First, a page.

So once again, below is a slideshow of one of my first attempts at using Picle. It’s comprised of several typical downtown Vancouver spaces featuring….yes, the sounds of traffic. Especially when listened to on headphones, what is interesting is to hear the difference in sound levels and sound quality in the different times and conditions. That’s kind of what I like better about this approach to sound recording versus pure sound recording. The photo does provide the context I think, for fully appreciating the contrast between the different sound environments.

In this one here, while it’s just a continuation of my recordings in-transit, is interesting I think because it features richer details of the soundscapes inside different public transit vehicles. I especially like the second one because it is done in one of the skytrain cars from the old, original skytrain – the King George line. That line I find has a pronounced train-like sound, there is something about the construction of the wheels and cabin, how they travel over the rails that is very attractive and more pleasant for me. The newer lines sound very sterile inside, still loud, but somehow wooshy and ambient and hydraulic. Less like a train. The last bit in the video is actually me standing outside, in a bus loop while hearing the passing of skytrain cars overhead.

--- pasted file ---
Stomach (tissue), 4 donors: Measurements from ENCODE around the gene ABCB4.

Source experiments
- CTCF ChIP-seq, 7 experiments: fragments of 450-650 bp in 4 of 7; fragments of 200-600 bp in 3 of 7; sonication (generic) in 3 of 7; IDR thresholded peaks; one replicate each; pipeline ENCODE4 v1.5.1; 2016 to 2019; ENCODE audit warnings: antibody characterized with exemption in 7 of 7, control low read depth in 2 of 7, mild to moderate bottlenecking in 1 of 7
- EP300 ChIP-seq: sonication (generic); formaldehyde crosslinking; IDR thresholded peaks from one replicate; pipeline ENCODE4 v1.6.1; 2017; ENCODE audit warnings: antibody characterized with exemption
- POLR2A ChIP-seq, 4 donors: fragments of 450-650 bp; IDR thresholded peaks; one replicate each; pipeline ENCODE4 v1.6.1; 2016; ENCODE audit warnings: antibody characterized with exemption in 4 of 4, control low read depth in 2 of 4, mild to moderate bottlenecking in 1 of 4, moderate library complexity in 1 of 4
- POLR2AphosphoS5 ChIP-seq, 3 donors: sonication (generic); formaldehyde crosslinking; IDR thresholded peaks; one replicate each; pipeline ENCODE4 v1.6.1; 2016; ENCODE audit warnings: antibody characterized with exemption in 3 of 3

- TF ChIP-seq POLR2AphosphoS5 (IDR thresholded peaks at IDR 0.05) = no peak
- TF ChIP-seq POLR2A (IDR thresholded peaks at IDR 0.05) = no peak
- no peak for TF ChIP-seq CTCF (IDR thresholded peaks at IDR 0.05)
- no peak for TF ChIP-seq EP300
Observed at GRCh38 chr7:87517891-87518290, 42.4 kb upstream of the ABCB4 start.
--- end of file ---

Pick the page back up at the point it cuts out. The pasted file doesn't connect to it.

Review – Project NOW

May 15, 2012 Posted by Milena D

And to follow up – my review on RJDJ’s latest app, in beta testing, Project NOW – the “perfect music for every moment”. Basically it is a fancy, glorified version of iTunes shuffle/genius, compiles your musical preferences by your own feedback of whether they #win or #fail. The catch – it selects music based on its estimation of location/environmental/directional/motion conditions. So it reads the calendar, clock, weather, ambient level, motion, location, etc. and spits out a song selection that is “perfect for that”.

Technical note: I am using this app on an iPhone 4. Don’t bother using it on anything less than a 4, it will eat your battery like cake for breakfast in 10 mins flat.

To start, I must admit, I am not a big iPod listener (I only listen in very limited situations – now I drive, before I found transit way too loud to listen) and not a big music listener at home – as in, not constant, only when I am already in the “mood”. So, with that in mind, here’s what I found to be Project NOW’s most critical features:

  •  it is a HUGE battery drain. constantly scanning location makes listening to music – what should be a very low-bat experience – a very “expensive” one
  • too much babysitting for the app to “learn” my preferences, too ongoing. I’d rather spend some time to initially set it up, asnwer some questions, rather than constantly babysit it.
  • the changes to the environment “modes” are too sudden – in fact, several times i was happy i finally found a song to listen to and i guess i moved, and it went away….replaced by another song that was apparently “more perfect” for that next moment. Errr?#fail

Overall, pretty interface, easy to use, interesting idea vagely reminiscent of tinkering with your own Sims music universe (and all the nerdy goodness that goes along with it), but it adds up to a very battery-and-intervention heavy experience that i can replicate much more